• Medial elbow tendinopathy: tenderness to palpation at the medial epicondyle and just distal to it at the common flexor tendon. There can be pain and weakness on resisted pronation and wrist flexion. Passive wrist extension with the elbow extended may provoke pain.
  • Cubital tunnel syndrome: Medial elbow tenderness to palpation. Positive Tinel’s sign over the ulnar nerve at the ulnar groove of the elbow. There may be pain with end-of-range elbow flexion/extension, and palpable ulnar nerve subluxation. Paresthesias, tingling and altered sensation to light touch and/or pin prick may be present in the anterior ulnar half of the ring finger and anterior small finger. There may be weakness on testing of the flexor digitorum profundus of the fourth and fifth fingers, first dorsal interosseous, abductor digit minimi and flexor carpi ulnaris. There may be muscle wasting of the intrinsic muscles of the hand.
  • PIN syndrome: there is tenderness over the common extensor tendon near its origin, but typically distal to the usual site of pain in lateral epicondylosis. Maneuvers positive for lateral elbow tendinopathy may also be positive, especially resisted extension of the middle finger.
  • Distal biceps tendon rupture: noticeable weakness in forearm supination (biceps is primary supinator) and weakness in elbow flexion. There is a positive Hook test (lack of a cord that can be palpated with the elbow flexed at 90 degrees). When the examiner passively squeezes the biceps brachii muscle belly with the elbow slightly flexed to 60 degrees and in slight pronation, there is an absence of supination indicating a positive test.
  • Triceps tendinopathy: posterior elbow pain with resisted elbow extension, with typically normal strength or slightly limited due to inhibition from pain. If there is an associated tendon tear, elbow ROM and strength can be reduced. There may be a deformity, atrophy, bruising, or swelling present at the posterior elbow. When squeezing the triceps muscle belly, there should be a passive extension of the elbow unless the tendon is completely ruptured (modified Thompson test).
  • Ulnar collateral ligament elbow injuries: Tenderness to palpation at the medial elbow along the UCL. There may be a slight elbow flexion contracture, when compared to the contralateral elbow. Positive valgus stress test (with the elbow flexed at 30 degrees). Additional stress tests may be positive such as the moving valgus stress test and the milking maneuver. There may be subluxation of the ulnar nerve with elbow ROM. Joint effusion and ulnar nerve tenderness may be present.

Functional assessment

Since there is a high correlation between elbow injuries and the throwing athlete, it is imperative to assess throwing biomechanics. Evaluation of the kinetic chains involved in the pitching motion is also important. This consists of six phases:

  • Windup
  • Early cocking/stride
  • Late cocking
  • Acceleration
  • Deceleration
  • Follow-through

These phases are intricately coupled, resulting in efficient generation and transfer of energy from the body into the arm, ultimately the hand and ball. Breakdown of any phase can lead to elbow injury. The lumbopelvic core is essential in initiating and generating sufficient power during throwing. A thorough evaluation of the entire kinetic chain is essential to identify any deficiencies, which could result in poor performance or injury at the elbow.29,36,37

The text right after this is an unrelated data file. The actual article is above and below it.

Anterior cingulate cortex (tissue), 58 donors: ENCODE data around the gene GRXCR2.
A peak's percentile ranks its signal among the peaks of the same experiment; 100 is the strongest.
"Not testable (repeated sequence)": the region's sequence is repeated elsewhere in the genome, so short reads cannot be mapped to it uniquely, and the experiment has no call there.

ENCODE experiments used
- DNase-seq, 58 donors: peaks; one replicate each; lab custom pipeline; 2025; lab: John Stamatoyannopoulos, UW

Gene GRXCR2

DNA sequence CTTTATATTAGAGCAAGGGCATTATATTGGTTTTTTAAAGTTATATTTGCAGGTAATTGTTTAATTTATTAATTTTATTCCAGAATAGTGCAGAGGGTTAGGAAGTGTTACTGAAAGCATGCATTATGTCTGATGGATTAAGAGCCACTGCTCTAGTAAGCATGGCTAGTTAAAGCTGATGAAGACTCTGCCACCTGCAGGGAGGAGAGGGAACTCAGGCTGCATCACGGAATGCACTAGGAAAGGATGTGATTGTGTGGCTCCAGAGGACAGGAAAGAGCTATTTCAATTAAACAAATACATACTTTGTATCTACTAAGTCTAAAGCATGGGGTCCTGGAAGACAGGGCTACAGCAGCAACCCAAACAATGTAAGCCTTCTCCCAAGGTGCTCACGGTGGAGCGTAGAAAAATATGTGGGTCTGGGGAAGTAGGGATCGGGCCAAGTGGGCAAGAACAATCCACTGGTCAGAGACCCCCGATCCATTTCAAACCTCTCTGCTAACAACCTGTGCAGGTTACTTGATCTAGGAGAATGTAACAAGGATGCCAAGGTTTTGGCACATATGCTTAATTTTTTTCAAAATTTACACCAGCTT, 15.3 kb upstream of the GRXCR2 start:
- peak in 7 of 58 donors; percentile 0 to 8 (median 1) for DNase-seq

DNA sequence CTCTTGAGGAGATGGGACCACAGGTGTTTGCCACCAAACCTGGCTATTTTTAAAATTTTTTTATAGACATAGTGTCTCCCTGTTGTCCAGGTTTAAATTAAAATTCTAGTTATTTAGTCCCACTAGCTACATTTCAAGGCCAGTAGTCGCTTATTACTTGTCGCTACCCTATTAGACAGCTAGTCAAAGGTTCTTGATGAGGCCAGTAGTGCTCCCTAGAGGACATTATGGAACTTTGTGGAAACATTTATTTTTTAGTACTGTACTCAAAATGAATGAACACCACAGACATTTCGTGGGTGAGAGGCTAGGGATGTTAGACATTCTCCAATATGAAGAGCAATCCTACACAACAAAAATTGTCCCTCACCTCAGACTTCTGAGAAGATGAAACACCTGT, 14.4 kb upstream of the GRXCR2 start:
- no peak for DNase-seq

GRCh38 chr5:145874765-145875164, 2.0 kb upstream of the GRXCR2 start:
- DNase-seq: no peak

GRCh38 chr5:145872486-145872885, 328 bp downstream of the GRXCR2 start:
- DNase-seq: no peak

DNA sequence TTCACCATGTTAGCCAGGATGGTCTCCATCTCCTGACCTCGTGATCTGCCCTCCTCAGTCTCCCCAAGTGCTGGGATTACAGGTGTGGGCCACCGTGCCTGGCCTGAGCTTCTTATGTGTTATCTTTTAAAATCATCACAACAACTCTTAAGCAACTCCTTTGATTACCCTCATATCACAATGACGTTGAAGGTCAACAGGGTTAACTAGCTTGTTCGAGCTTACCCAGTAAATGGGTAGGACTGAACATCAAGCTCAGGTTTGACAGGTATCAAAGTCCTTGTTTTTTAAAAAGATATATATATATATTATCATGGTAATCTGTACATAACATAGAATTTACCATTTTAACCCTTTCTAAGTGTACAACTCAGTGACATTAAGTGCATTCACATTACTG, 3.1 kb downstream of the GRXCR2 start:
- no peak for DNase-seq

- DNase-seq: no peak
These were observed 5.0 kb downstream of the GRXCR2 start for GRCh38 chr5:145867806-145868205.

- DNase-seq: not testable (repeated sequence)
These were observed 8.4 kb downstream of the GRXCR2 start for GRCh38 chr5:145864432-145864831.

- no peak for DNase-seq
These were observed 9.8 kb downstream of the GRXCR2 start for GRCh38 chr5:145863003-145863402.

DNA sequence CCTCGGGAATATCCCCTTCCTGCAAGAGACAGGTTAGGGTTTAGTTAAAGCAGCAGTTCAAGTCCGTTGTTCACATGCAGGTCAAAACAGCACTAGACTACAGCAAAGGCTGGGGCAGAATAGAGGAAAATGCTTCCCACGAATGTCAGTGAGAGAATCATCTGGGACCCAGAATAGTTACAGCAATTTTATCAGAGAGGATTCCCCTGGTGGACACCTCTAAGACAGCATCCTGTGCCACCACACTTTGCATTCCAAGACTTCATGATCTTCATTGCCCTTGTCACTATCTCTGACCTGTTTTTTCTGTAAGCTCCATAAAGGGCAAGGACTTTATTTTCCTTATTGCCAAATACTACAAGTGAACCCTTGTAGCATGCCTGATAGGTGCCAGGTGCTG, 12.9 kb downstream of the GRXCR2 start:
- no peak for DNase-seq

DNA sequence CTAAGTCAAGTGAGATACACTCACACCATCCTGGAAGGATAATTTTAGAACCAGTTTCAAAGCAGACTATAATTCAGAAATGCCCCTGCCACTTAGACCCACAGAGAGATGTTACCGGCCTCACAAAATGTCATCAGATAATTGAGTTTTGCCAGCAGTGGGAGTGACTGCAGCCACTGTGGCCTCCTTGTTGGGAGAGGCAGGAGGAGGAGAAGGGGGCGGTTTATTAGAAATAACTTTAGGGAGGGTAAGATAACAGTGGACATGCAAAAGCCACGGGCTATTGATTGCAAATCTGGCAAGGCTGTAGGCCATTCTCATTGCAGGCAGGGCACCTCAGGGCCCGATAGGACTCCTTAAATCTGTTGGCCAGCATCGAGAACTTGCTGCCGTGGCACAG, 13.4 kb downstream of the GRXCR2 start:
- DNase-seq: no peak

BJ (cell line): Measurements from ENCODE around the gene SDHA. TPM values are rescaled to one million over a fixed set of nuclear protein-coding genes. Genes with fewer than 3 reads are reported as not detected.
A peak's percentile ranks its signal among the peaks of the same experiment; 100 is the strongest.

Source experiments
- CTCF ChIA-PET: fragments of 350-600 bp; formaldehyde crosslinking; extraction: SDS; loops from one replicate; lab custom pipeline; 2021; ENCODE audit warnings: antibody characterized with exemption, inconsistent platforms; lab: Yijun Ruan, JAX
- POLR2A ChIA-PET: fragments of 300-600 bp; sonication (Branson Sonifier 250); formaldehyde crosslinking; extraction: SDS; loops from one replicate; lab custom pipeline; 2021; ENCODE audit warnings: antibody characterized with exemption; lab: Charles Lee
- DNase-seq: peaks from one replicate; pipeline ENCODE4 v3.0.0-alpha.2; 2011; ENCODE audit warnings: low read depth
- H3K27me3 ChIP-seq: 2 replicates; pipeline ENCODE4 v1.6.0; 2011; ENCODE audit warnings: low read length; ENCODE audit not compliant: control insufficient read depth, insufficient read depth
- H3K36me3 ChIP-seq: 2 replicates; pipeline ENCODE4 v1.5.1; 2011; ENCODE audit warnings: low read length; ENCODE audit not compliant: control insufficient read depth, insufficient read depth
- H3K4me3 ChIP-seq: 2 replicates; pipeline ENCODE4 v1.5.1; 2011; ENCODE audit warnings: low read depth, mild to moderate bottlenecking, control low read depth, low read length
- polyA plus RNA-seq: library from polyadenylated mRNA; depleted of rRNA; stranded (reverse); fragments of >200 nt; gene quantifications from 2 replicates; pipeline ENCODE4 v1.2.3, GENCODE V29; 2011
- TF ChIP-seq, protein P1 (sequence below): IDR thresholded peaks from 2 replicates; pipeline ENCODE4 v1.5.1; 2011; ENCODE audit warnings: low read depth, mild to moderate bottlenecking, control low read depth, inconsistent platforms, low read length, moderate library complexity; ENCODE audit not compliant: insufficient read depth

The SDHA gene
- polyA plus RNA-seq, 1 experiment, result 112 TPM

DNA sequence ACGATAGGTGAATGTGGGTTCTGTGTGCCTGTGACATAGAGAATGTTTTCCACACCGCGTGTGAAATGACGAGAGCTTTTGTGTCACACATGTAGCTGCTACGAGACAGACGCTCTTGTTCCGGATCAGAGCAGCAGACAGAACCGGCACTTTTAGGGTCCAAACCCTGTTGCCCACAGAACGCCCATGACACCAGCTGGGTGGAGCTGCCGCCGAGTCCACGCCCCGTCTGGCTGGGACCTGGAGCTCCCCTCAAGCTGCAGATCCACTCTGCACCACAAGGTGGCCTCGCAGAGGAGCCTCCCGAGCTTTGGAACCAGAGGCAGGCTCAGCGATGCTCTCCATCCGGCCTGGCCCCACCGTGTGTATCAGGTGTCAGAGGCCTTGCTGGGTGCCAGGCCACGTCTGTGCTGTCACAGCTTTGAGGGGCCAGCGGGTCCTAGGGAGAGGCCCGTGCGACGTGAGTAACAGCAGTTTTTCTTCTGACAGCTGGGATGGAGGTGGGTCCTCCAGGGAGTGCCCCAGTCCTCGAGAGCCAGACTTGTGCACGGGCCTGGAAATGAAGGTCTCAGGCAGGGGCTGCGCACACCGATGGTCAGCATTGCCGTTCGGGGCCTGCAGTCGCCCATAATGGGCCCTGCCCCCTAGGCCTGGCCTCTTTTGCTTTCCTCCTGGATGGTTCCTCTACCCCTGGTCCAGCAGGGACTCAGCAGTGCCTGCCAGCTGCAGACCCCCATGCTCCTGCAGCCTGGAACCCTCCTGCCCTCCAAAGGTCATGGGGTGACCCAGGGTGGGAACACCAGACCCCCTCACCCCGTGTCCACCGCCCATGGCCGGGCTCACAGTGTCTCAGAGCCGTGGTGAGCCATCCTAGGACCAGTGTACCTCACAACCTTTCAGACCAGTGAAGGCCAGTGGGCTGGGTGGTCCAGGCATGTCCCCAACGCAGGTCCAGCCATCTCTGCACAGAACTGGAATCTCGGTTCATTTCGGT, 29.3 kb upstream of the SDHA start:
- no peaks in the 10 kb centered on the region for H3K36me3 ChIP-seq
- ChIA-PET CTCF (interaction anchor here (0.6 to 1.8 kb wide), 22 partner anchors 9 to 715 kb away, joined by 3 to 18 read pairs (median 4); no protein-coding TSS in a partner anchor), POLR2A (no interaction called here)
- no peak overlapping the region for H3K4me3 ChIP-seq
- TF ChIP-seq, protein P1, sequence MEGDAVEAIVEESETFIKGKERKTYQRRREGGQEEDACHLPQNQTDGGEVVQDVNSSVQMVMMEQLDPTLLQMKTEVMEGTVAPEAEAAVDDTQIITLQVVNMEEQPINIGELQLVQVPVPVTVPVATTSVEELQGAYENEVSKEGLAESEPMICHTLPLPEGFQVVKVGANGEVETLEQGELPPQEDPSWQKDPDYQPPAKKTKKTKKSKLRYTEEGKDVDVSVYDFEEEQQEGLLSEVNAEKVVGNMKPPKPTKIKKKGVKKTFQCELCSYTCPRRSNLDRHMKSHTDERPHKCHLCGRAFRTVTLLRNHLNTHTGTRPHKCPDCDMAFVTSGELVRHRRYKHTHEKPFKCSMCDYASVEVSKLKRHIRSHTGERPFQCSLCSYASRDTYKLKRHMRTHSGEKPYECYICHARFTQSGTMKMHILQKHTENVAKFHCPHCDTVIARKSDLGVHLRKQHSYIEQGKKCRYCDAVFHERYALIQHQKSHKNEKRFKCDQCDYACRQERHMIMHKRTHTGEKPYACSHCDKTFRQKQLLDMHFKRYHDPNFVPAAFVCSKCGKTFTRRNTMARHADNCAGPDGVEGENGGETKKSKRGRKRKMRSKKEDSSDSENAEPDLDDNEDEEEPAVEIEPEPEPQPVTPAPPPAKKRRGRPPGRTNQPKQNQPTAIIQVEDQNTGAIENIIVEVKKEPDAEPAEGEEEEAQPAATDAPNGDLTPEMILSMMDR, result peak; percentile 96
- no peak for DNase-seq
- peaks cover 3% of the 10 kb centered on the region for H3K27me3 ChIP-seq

Similarly, patients with repetitive motion at work, particularly manual labor, or excessive computer use, should have a work assessment observing their posture, equipment and biomechanics. Adaptations to equipment, posture, and/or duties, are usually necessary to assist in resolving pain and the underlying injury.


Olecranon bursitis: Plain films of the elbow to rule out fracture or dislocation. Ultrasound can evaluate the status of the surrounding tendons and illustrate inflammation. MRI can rule out triceps tear, tendinopathy, or stress fracture but is rarely necessary.

Lateral or medial elbow tendinopathy: X-ray of the elbow to rule out arthritis. An ultrasound is useful in assessing tendon integrity, presence of tendon tearing, calcifications, thickening of the tendon and any neovascularity. An MRI can be complementary in assessing instability and for evaluating associated intraarticular injury or for pre-surgical planning.

Cubital tunnel syndrome: X-ray of the elbow to evaluate for spurs or bony changes. An ultrasound can assess for ulnar swelling, areas of compression, and dynamically for subluxation. An MRI can also assess the ulnar nerve, rule out any soft tissue masses and evaluate the ulnar collateral ligament. Electrodiagnostic testing is necessary for confirming and for grading the severity of the neuropathy, especially if there is presence of neurological deficits on physical examination.

PIN syndrome: X-ray of the elbow to evaluate bone and joint integrity. Ultrasound evaluation may show swelling or compression of the PIN, it is important to compare any side-to-side differences.

Triceps tendinopathy: elbow X-ray AP and lateral views to assess for avulsion of the tendon from the olecranon process (fleck fracture) and presence of an olecranon osteophyte. Ultrasound evaluation is useful to assess for integrity of the tendon, calcifications, enthesophytes, and presence of active inflammation. An MRI can be used to assess the extent of triceps tendinopathy and tearing, as well as for surgical planning.

Ulnar collateral ligament injuries: Stress radiographs and dynamic ultrasound studies may show joint widening compared to the contralateral elbow. A difference in joint opening of 1-3 mm suggests UCL injury. MRI can better assess the entire integrity of the UCL and is used for pre-procedural planning.

Early predictions of outcomes